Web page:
How to Make Bubble Tea at Home
Bubble tea or boba is a delicious Taiwanese drink that’s sweet, chewy, and fun. Almost everyone loves it – but what if you can’t find any shops nearby? Or if you’re skeptical of the ready-made ones in stores? Our definitive guide will tell you everything you need to know about this moreish drink and even how to make it at home.
Table of Contents
Here is a recipe for making Bubble Tea at Home:
- 1 cup black tea, loose-leaf or bags
- 4 cups water
- 1/2 cup sugar
- 1/2 cup milk
- 1/4 cup tapioca pearls
- Ice cubes
- Brew the black tea according to the package directions.
- While the tea is brewing, make the simple syrup by mixing the sugar and water in a small saucepan. Take to a boil, then remove from the heat and let cool.
- Once the tea remains brewed, strain it and add the simple syrup.
- Add the milk and stir to combine.
- Cook the tapioca pearls rendering to the package directions.
- Once the tapioca pearls remain cooked, drain them and rinse them with cold water.
- To assemble the bubble tea, add ice cubes to a glass. Then, add the tea mixture, followed by the tapioca pearls.
- Stir to combine, and enjoy!
Here are some tips for making Bubble Tea at Home:
- Use a strong black tea for the best flavor.
- Don’t overcook the tapioca pearls, or they will become hard.
- Use your favorite milk. We can also use almond milk, soy milk, or coconut milk.
- Experiment with different flavors of simple syrup. You can use honey, maple syrup, or agave nectar.
- Add your favorite toppings like fruit, jelly, or boba-popping pearls.
I hope you enjoy making bubble tea at home!
What is Bubble Tea?
Bubble tea is a concoction between black tea, milk, ice, and chewy tapioca pearls. If, by some stroke of bad luck, you have never had or heard of it, this brilliant beverage is an Asian twist on the traditional drink.
Bubble tea is a Taiwanese tea-based beverage named milk tea, pearl tea, tapioca tea, boba tea, boba nai cha, foam milk tea, and several others.
Invented in the 1980s, the same story of who invented Bubble Tea remains somewhat debated. However, it remains believed that Ms. Lin Hsiu Hui of the Chun Shui Tang Tea Shop in Taichung, Taiwan, came up with the drink when she randomly poured fen yuan into her iced tea during a meeting in 1988.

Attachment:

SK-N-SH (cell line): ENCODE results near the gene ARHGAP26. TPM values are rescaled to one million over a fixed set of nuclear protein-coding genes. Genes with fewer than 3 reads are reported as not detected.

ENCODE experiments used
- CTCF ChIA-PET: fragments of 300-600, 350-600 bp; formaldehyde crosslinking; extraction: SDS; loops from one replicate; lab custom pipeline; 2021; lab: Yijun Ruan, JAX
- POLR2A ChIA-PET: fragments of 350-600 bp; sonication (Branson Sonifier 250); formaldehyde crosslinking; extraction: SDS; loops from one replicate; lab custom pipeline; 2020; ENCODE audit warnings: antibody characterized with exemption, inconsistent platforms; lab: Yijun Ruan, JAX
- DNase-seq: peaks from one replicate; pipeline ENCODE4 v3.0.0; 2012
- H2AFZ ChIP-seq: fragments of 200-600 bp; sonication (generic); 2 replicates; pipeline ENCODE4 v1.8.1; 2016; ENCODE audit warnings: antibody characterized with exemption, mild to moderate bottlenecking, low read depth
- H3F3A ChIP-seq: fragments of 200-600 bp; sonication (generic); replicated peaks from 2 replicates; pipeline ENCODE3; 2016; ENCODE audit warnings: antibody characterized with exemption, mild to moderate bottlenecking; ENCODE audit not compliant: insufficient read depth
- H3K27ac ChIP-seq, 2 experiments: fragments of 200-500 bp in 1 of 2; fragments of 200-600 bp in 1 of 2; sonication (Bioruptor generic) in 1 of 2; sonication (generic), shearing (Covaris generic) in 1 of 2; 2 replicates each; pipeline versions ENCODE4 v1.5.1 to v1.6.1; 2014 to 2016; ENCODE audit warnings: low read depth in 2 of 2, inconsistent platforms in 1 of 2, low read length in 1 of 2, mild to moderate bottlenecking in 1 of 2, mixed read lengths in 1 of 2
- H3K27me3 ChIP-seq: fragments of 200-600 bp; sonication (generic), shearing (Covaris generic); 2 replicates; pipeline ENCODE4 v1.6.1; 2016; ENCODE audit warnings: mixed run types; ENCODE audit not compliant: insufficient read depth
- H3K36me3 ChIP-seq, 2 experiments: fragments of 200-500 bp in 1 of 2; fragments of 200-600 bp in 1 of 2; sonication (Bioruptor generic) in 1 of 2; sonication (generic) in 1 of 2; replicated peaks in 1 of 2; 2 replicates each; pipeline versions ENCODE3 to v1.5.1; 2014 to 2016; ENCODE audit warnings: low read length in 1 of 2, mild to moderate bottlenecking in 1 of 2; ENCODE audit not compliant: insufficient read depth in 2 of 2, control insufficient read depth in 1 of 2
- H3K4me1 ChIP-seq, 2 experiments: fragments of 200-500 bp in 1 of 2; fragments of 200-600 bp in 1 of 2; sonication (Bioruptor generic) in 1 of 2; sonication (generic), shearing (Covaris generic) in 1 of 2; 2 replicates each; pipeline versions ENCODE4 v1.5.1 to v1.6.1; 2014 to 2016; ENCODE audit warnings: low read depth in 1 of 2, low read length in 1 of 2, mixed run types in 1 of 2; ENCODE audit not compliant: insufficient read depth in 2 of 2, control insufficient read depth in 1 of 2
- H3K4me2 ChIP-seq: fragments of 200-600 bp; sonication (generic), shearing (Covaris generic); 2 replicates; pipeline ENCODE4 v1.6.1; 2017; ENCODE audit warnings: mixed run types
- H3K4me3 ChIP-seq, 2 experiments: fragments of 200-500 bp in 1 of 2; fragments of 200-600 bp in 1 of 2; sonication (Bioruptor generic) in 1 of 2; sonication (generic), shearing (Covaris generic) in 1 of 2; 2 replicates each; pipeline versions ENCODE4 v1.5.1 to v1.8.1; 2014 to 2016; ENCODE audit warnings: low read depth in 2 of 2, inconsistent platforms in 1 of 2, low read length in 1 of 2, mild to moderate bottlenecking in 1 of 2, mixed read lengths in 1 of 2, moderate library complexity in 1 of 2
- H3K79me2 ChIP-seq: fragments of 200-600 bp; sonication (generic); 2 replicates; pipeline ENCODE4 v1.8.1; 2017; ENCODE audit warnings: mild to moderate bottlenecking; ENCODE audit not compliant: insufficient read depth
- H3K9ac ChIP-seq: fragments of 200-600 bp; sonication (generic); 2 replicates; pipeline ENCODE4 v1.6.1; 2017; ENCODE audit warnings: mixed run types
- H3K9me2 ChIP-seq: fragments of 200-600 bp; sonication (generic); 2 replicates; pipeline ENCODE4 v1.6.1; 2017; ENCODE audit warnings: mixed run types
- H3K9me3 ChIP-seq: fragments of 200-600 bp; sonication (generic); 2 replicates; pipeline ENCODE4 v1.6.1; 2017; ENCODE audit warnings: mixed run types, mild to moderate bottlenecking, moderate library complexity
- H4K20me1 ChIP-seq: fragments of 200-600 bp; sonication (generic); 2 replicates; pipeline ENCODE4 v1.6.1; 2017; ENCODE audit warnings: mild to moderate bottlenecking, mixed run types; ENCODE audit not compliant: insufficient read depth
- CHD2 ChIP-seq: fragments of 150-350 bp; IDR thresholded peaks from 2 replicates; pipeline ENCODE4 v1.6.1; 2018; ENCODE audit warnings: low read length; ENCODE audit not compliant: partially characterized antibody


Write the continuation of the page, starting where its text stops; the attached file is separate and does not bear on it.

Fast forward three decades and this discovery of milk tea mixed with tapioca balls has evolved into hundreds of unique bubble tea flavor combinations. Bubble tea shops are seemingly everywhere these days (I know of at least three within two miles of my house), and the color varieties, thanks to all the different flavors (like green tea, strawberry, taro, and mango!), seem to keep getting cooler and cooler.
What is Bubble Tea Made Of?
Tea: I used a simple English Breakfast Black Tea. I had it on hand, high in caffeine (how I like it), and it worked perfectly. Oolong tea would also work nicely, or any other robust black tea. Don’t worry about over-steeping your tea since you will add milk (or cream) and some sugar.
Milk: I like to use whole milk or half-and-half. Heavy cream is too heavy, and low-fat milk doesn’t add enough creaminess. Dairy milk and creamer or full-fat coconut milk are my top picks, but other plant-based milk alternatives (soy milk, almond milk, oat milk) will work, too. For an extra creamy treat, try adding sweetened condensed milk.
Sweetener: The benefit of making bubble tea at home is adding as much or as little sugar as you like. The total amount will vary depending on the type of milk you use, how long you steep your tea, and personal preference. I used granulated white sugar in this recipe, but simple syrup, or agave would also work.
Ice: Of course, bubble tea may come either hot or cold these days. However, in this case, you’ll need ice. Depending on how cool your tea gets will determine how much ice you’ll need.
Tapioca Pearls (or boba) This is the boba that I used to make this bubble tea recipe. It is fast-cooking, meaning they don’t take over an hour to cook. They take just 5-10 minutes. One essential thing to note about quick-cooking tapioca pearls – do not make them ahead of time. After just 1-2 hours, they will stiffen and dry out.